Week 6 Efficiency Rankings

The ratings are listed below in terms of generic win probability. The GWP is the probability a team would beat the league average team at a neutral site. Each team's opponent's average GWP is also listed, which can be considered to-date strength of schedule, and all ratings include adjustments for opponent strength.

Offensive rank (ORANK) is based on offensive generic win probability is based on each team's offensive efficiency stats only. In other words, it's the team's GWP assuming it had a league-average defense. DRANK is is a team's generic win probability rank assuming it had a league-average offense.

GWP is based on a logistic regression model applied to current team stats. The model includes offensive and defensive passing and running efficiency, offensive turnover rates, and team penalty rates. A full explanation of the methodology can be found here. This year, however, I've made one important change based on research that strongly indicates that defensive interception rates are highly random and not consistent throughout the year. Accordingly, I've removed them from the model and updated the weights of the remaining stats.

10 ARI80.640.631319
11 ATL190.630.42924
24 BAL210.370.462812
14 BUF120.540.342114
4 CAR50.710.54101
6 CHI90.700.5485
27 CIN280.280.553018
28 CLE310.270.571928
7 DAL70.690.5049
16 DEN110.530.471125
32 DET320.120.563132
22 GB230.450.451815
21 HOU260.460.581630
19 IND200.520.471217
20 JAX250.500.581422
31 KC300.130.523231
9 MIA60.660.51723
18 MIN150.520.521510
26 NE220.310.512529
8 NO130.670.52611
5 NYG20.710.33216
15 NYJ100.540.50264
23 OAK160.410.572420
3 PHI40.780.5658
12 PIT140.610.43203
2 SD30.810.51113
25 SS270.360.432921
29 SF240.270.522726
30 STL290.250.662227
13 TB170.610.63176
17 TEN180.530.39237
1 WAS10.830.6032


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9 Responses to “Week 6 Efficiency Rankings”

  1. Brian Burke says:

    Oops. Just click on the Rank header to sort in order of team strength.

  2. Anonymous says:

    Why do you think the Rams stay at #1 despite losing to the 29th best team (from last week's rankings?) Was that loss not as bad as it seemed (not sure how) or is there something else going on here?

  3. Brian Burke says:

    I was surprised too. Thought they would fall dramatically, but they didn't for 3 main reasons: They still have pretty good eff stats, they still have zero ints and a very low fumble rate, and they have had one of the toughest schedules.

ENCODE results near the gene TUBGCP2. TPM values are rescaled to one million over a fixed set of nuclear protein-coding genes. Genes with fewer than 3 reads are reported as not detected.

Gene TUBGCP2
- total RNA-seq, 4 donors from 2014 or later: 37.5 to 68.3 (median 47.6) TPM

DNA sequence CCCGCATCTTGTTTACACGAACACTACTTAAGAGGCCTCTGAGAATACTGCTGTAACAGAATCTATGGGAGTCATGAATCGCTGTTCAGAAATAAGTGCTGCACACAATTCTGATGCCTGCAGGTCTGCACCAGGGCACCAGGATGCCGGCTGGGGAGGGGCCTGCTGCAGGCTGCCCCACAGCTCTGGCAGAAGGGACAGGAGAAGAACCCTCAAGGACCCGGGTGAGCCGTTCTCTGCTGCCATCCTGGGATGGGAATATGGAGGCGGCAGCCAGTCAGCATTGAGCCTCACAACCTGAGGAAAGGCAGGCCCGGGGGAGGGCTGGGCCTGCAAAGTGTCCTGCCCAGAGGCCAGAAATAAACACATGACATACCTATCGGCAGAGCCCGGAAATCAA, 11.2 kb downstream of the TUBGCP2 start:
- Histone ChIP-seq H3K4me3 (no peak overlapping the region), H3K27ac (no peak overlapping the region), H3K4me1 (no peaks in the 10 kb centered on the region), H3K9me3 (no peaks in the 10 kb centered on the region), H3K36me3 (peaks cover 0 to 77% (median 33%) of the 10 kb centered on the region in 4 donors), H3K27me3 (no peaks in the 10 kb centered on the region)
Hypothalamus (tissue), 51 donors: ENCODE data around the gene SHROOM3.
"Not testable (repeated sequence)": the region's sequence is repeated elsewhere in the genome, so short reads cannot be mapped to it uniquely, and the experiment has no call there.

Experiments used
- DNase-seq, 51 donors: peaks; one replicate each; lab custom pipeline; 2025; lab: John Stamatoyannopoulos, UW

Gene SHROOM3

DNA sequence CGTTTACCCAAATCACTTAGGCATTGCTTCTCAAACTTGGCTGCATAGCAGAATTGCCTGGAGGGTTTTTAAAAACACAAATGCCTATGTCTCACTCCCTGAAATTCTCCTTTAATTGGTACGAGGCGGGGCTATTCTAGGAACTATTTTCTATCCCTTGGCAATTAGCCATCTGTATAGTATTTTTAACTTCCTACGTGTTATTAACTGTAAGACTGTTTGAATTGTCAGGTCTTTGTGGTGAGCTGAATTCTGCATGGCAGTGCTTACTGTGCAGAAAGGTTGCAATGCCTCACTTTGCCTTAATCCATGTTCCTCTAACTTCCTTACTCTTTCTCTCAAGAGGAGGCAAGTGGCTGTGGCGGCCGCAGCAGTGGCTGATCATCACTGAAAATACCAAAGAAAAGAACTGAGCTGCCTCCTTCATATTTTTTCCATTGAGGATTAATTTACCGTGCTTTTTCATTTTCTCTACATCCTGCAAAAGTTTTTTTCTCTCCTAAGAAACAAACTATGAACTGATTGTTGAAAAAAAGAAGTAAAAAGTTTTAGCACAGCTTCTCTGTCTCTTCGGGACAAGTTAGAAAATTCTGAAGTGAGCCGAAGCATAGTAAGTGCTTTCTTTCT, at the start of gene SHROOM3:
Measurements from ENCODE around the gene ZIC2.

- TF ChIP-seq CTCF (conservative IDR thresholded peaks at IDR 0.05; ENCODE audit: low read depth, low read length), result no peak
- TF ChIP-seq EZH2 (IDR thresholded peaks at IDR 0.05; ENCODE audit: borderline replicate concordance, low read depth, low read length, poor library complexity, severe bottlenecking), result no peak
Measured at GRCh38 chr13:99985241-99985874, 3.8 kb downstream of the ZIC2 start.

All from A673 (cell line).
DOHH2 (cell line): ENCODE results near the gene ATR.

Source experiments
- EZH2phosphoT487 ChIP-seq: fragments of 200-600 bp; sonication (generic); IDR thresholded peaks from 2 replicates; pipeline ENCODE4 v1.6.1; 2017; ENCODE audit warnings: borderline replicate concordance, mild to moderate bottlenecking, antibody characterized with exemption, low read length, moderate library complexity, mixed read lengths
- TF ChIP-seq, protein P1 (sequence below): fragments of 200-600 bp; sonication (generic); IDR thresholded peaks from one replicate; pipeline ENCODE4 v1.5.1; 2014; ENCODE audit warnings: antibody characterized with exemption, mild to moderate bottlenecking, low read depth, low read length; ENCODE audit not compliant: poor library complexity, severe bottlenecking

4. Anonymous says:

    More surprising than the Skins staying on top was the Panthers moving up a notch after an awful showing in Tampa. What happened there?

  5. Anonymous says:

    There is something I don't understand in the model. I ran the regression with last year coefficients, and set the AHOME at 0.5 for neutral site. Then I took Washington's stats for the "A" coefficients, and the average's stats for the "B" coefficients. I found a GWP of 77% without adjustments. Then I reversed the A and B stats and found a GWP of 21%.

    So Washington playing an average team on neutral site has a GWP of 77% but an average team playing Washington on a neutral site has a GWP of 21%. Am I missing something?

    Second remark on this, why both percentages don't give 100%.

  6. Brian Burke says:

    Re: the Panthers. It could be a couple things--the teams they played previously may have done very well last week, improving their SoS. Also, even thought they lost, they might not have had terrible "internals" or things my model doesn't capture like punt returns or missed fld goals. Another thing could be that the team(s) ahead of them did even worse.

    Re:Washington vs avg team on a neutral site. Don't forget the constant. It's about -.3 or something. That might fix it.

  7. Anonymous says:

    Looks like the Panthers moved up despite a poor showing simple because the Giants were ahead of them and had a poorer one.

  8. Anonymous says:

    Do you think that the win probabilities are accurate at the tails? I find it hard to believe that any NFL team has a 5% or less chance of beating any other. Yes, I thought this even before the Rams and Browns won.

  9. Brian Burke says:

    SR-You might be right about that. That's one of the criticisms of logit regression in general. I've already added in pretty strong 'regression to the mean' corrections so that the game probabilities aren't overconfident based on short term outlier team performance.

    One way to check for overconfidence is to calculate the theoretical predicted accuracy of the regression and compare it to the actual accuracy. I've only done that for one season, 2007, and it was dead-on--72% predicted and 72% actual. So I'm not sure if further corrections are wise.

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